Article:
On the surface, there seems to be a case for cytoreductive prostate radiation here, but caution is warranted. The PRT group had consistently better numbers from the start. It seems likely that they received PRT because of their better outlook. This kind of selection bias seems to be driving the results. We see it especially in the multivariate analysis: the factors like age, performance status and number and kind of metastases are already subsumed into the selection of PRT patients, so they do not appear to be independently significant. This is also too small a sample size to be able to make any real judgments. For that, we will have to wait for some future randomized clinical trial.

There have been a few other such studies. Culp et al., in their analysis of the SEER database, found that metastatic men who had their prostates removed or treated with brachytherapy had longer prostate-specific survival than those who had no de-bulking. Their analysis did not account for the extent of bone metastases, whether pelvic lymph node dissection was performed, or whether they received systemic treatment (ADT or chemo), and the same selection bias may be at work as in the Cho study.

Antwi and Everson performed a similar SEER database search, this time adjusting for socio-demographic factors and tumor attributes, and found that prostatectomy in metastatic men was associated with a 72 percent reduction prostate cancer-specific mortality; brachytherapy was associated with a 54 percent reduction. Fossati et al. also looked at the SEER database and found that there was a subset, those with prostate cancer-specific 3-year mortality risk of less than 40 percent, who benefited from cytoreductive therapy.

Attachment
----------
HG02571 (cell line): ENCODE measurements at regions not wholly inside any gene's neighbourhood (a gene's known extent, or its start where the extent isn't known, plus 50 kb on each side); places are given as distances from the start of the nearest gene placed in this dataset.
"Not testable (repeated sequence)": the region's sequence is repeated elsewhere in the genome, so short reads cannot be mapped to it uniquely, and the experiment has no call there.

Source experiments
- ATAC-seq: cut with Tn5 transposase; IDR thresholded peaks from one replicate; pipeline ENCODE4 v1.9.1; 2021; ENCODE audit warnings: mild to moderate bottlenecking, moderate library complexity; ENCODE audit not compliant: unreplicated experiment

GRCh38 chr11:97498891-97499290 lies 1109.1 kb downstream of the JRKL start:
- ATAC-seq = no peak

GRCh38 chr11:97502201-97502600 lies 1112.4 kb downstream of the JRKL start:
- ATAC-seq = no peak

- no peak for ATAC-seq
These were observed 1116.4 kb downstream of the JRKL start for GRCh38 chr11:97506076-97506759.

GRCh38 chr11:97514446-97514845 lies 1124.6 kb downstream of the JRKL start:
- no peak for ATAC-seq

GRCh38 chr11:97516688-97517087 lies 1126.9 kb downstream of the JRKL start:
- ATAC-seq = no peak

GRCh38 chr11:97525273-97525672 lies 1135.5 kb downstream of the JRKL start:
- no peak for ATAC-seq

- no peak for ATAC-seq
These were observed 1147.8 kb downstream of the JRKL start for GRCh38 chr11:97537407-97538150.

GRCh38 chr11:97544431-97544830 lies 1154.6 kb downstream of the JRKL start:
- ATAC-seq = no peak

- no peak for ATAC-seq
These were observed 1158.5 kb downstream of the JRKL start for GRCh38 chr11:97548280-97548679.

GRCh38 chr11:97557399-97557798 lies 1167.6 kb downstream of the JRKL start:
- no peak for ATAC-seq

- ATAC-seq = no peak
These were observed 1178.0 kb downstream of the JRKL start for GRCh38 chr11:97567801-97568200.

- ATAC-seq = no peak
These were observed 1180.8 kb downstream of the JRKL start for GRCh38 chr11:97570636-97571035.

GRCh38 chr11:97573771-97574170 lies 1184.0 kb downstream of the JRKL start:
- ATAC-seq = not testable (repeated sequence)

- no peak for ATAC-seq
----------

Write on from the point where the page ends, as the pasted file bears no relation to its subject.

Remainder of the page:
The closest we have to a randomized clinical trial was a pilot case-controlled prospective study, reported by Heidenreich et al., of 23 men with 1-3 bone metastases, no visceral metastases, non-extensive lymph node involvement, who were all hormone responsive and were treated with prostatectomy. This was compared to a case-control group of 38 men with metastatic prostate cancer who only received hormone therapy. The prostatectomy group had longer time to castration resistance (40 months vs. 29 months), longer progression-free survival (39 months vs. 27 months), and longer prostate cancer-specific survival (96 percent vs. 84 percent with median 3-4 years of follow-up). The overall survival was similar.

We are left with intriguing hints, but no reliable data. Surgical de-bulking carries risk of incontinence and almost certain impotence, considering nerve-bundle preservation would be unlikely. Radiation carries less urinary and sexual risk, but is not risk free. If it is beneficial at all, full pelvic radiation would probably be optimal for slowing cancer progression. The use of SBRT and multi-modal therapies, like brachytherapy boost and adjuvant ADT, have yet to be explored.

Unfortunately, there seem to be few clinical trials, although clinicians are doing this selectively with some patients. There is a randomized clinical trial at MD Anderson (NCT03678025). A registry in Dallas (NCT02170181) includes metastatic patients treated with SBRT prior to chemotherapy. Rutgers Cancer Institute in NJ has a clinical trial (NCT03456843) of surgical de-bulking. The Los Angeles VA is combining prostatectomy, metastasis-directed SBRT and 6 months of advanced hormone therapy (Lupron, Zytiga and apalutamide) for newly diagnosed patients with 1-5 metastases.